WASHINGTON - The mood of U.S. consumers reached a five-year high in June, according to a recently released index showing expectations for the future climbing significantly.
The Conference Board's consumer confidence index jumped to 81.4 in June, the best reading since January 2008 and up from 74.3 in May. Consumers had better views of both current conditions and the future. The present situation index rose to 69.2 from 64.8, while the expectations index gained to 89.5 from 80.6.
“Consumers are considerably more positive about current business and labor market conditions than they were at the beginning of the year,” said Lynn Franco, director of economic indicators, in a statement. “Expectations have also improved considerably over the past several months, suggesting that the pace of growth is unlikely to slow in the short-term, and may even moderately pick up.”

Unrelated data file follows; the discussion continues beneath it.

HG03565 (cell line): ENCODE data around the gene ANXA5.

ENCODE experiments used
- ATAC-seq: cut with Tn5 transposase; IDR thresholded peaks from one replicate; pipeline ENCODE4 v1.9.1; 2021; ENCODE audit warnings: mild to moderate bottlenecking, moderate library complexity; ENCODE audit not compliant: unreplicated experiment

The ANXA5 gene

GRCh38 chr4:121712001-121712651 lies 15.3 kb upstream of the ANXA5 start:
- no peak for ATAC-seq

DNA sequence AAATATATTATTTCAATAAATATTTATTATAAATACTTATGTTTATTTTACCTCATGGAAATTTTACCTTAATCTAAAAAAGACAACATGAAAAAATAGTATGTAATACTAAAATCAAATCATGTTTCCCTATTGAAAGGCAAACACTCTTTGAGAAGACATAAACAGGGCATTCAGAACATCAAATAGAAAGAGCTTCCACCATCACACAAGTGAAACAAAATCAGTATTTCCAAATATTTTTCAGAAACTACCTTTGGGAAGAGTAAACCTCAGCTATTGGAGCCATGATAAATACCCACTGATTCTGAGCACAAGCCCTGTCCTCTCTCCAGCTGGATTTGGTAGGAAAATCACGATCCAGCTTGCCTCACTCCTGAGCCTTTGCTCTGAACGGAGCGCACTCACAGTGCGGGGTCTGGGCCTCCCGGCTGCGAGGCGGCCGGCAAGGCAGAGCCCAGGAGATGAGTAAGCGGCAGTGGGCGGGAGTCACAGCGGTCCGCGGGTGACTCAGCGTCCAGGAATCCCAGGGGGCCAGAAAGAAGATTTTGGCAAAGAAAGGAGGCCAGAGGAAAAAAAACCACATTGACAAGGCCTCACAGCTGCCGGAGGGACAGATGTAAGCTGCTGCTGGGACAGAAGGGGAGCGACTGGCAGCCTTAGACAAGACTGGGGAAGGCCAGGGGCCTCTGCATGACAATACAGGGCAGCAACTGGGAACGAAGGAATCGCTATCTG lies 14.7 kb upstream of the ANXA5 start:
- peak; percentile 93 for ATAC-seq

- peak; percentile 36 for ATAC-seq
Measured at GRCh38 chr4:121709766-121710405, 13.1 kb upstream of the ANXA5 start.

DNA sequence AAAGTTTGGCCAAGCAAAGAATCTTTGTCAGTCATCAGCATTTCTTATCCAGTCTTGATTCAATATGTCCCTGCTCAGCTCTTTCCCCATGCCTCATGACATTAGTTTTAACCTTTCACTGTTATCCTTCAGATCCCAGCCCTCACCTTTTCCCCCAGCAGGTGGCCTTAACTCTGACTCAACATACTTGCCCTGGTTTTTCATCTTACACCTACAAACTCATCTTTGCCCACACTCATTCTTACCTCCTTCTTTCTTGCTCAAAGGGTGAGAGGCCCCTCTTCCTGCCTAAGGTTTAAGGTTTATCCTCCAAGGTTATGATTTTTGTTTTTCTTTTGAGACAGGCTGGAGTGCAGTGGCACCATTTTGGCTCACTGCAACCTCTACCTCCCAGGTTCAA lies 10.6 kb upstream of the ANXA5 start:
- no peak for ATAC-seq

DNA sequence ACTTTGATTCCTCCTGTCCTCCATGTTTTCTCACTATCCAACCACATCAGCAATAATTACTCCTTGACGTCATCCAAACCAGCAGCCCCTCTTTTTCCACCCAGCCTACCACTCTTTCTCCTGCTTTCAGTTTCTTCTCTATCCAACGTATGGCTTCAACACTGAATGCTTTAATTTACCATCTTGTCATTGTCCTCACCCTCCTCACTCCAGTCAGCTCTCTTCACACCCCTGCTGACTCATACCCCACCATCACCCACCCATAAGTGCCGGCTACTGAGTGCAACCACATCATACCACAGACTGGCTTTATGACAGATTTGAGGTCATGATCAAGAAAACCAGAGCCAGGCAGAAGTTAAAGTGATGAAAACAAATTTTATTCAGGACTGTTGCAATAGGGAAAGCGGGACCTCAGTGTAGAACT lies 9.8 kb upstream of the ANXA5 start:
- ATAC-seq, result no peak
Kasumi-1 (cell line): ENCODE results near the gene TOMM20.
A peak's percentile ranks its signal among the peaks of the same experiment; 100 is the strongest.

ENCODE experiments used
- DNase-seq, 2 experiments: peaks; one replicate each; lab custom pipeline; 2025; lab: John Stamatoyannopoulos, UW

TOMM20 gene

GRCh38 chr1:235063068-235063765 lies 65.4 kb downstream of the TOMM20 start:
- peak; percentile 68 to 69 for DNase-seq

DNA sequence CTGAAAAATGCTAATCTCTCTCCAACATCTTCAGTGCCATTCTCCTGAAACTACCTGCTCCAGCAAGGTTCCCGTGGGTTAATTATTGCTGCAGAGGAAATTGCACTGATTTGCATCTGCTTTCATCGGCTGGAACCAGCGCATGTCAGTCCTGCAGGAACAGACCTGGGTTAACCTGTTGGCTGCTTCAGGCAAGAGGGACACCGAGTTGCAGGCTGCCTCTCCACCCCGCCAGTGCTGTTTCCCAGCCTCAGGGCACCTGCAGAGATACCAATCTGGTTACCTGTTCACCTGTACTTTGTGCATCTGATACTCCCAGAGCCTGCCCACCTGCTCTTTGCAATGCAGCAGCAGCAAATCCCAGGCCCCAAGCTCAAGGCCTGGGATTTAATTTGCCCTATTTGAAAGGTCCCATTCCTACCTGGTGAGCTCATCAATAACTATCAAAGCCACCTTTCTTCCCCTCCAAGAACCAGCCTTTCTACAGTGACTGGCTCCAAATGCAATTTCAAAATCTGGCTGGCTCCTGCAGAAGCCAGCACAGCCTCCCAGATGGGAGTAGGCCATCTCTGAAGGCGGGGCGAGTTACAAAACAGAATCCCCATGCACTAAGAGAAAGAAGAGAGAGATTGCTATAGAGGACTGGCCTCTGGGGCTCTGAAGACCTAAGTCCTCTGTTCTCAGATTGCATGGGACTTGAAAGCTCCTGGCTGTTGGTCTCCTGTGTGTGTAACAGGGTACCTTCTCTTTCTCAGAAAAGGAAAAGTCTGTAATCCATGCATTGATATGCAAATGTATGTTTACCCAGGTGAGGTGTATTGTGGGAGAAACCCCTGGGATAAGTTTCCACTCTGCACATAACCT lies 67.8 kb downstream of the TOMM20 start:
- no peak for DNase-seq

This was the first report since the Conference Board stopped giving the information to reporters on embargo, on fear that data could have leaked out to high-speed traders. The University of Michigan and Thomson Reuters consumer sentiment report does go out to high-speed traders early.
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